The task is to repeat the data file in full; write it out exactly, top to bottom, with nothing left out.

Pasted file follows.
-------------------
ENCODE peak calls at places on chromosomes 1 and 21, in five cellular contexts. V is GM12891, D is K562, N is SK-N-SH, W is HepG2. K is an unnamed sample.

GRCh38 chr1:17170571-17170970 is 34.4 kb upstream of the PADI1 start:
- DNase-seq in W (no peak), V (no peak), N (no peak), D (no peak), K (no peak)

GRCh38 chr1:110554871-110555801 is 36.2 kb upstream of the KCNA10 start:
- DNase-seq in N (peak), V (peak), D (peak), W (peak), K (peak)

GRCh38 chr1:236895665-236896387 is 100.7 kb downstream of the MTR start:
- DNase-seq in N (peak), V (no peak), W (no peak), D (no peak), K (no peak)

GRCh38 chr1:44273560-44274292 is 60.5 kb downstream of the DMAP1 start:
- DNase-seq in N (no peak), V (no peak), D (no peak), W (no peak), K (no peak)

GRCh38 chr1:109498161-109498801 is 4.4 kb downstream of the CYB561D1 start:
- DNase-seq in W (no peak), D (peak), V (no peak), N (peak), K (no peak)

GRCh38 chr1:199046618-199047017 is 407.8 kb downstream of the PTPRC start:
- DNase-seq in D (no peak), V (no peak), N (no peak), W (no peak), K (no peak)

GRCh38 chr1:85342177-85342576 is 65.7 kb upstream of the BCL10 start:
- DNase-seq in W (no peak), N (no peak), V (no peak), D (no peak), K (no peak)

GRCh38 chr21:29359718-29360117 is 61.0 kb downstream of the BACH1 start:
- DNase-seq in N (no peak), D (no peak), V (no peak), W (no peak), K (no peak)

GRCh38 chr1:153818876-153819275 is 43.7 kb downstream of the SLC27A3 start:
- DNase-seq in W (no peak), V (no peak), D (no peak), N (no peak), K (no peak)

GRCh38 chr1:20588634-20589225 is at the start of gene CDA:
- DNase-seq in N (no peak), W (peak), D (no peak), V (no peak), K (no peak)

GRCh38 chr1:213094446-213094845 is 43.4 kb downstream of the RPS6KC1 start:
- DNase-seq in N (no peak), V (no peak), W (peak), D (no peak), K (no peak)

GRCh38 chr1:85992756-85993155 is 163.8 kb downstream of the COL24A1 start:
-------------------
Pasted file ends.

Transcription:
ENCODE peak calls at places on chromosomes 1 and 21, in five cellular contexts. V is GM12891, D is K562, N is SK-N-SH, W is HepG2. K is an unnamed sample.

GRCh38 chr1:17170571-17170970 is 34.4 kb upstream of the PADI1 start:
- DNase-seq in W (no peak), V (no peak), N (no peak), D (no peak), K (no peak)

GRCh38 chr1:110554871-110555801 is 36.2 kb upstream of the KCNA10 start:
- DNase-seq in N (peak), V (peak), D (peak), W (peak), K (peak)

GRCh38 chr1:236895665-236896387 is 100.7 kb downstream of the MTR start:
- DNase-seq in N (peak), V (no peak), W (no peak), D (no peak), K (no peak)

GRCh38 chr1:44273560-44274292 is 60.5 kb downstream of the DMAP1 start:
- DNase-seq in N (no peak), V (no peak), D (no peak), W (no peak), K (no peak)

GRCh38 chr1:109498161-109498801 is 4.4 kb downstream of the CYB561D1 start:
- DNase-seq in W (no peak), D (peak), V (no peak), N (peak), K (no peak)

GRCh38 chr1:199046618-199047017 is 407.8 kb downstream of the PTPRC start:
- DNase-seq in D (no peak), V (no peak), N (no peak), W (no peak), K (no peak)

GRCh38 chr1:85342177-85342576 is 65.7 kb upstream of the BCL10 start:
- DNase-seq in W (no peak), N (no peak), V (no peak), D (no peak), K (no peak)

GRCh38 chr21:29359718-29360117 is 61.0 kb downstream of the BACH1 start:
- DNase-seq in N (no peak), D (no peak), V (no peak), W (no peak), K (no peak)

GRCh38 chr1:153818876-153819275 is 43.7 kb downstream of the SLC27A3 start:
- DNase-seq in W (no peak), V (no peak), D (no peak), N (no peak), K (no peak)

GRCh38 chr1:20588634-20589225 is at the start of gene CDA:
- DNase-seq in N (no peak), W (peak), D (no peak), V (no peak), K (no peak)

GRCh38 chr1:213094446-213094845 is 43.4 kb downstream of the RPS6KC1 start:
- DNase-seq in N (no peak), V (no peak), W (peak), D (no peak), K (no peak)

GRCh38 chr1:85992756-85993155 is 163.8 kb downstream of the COL24A1 start: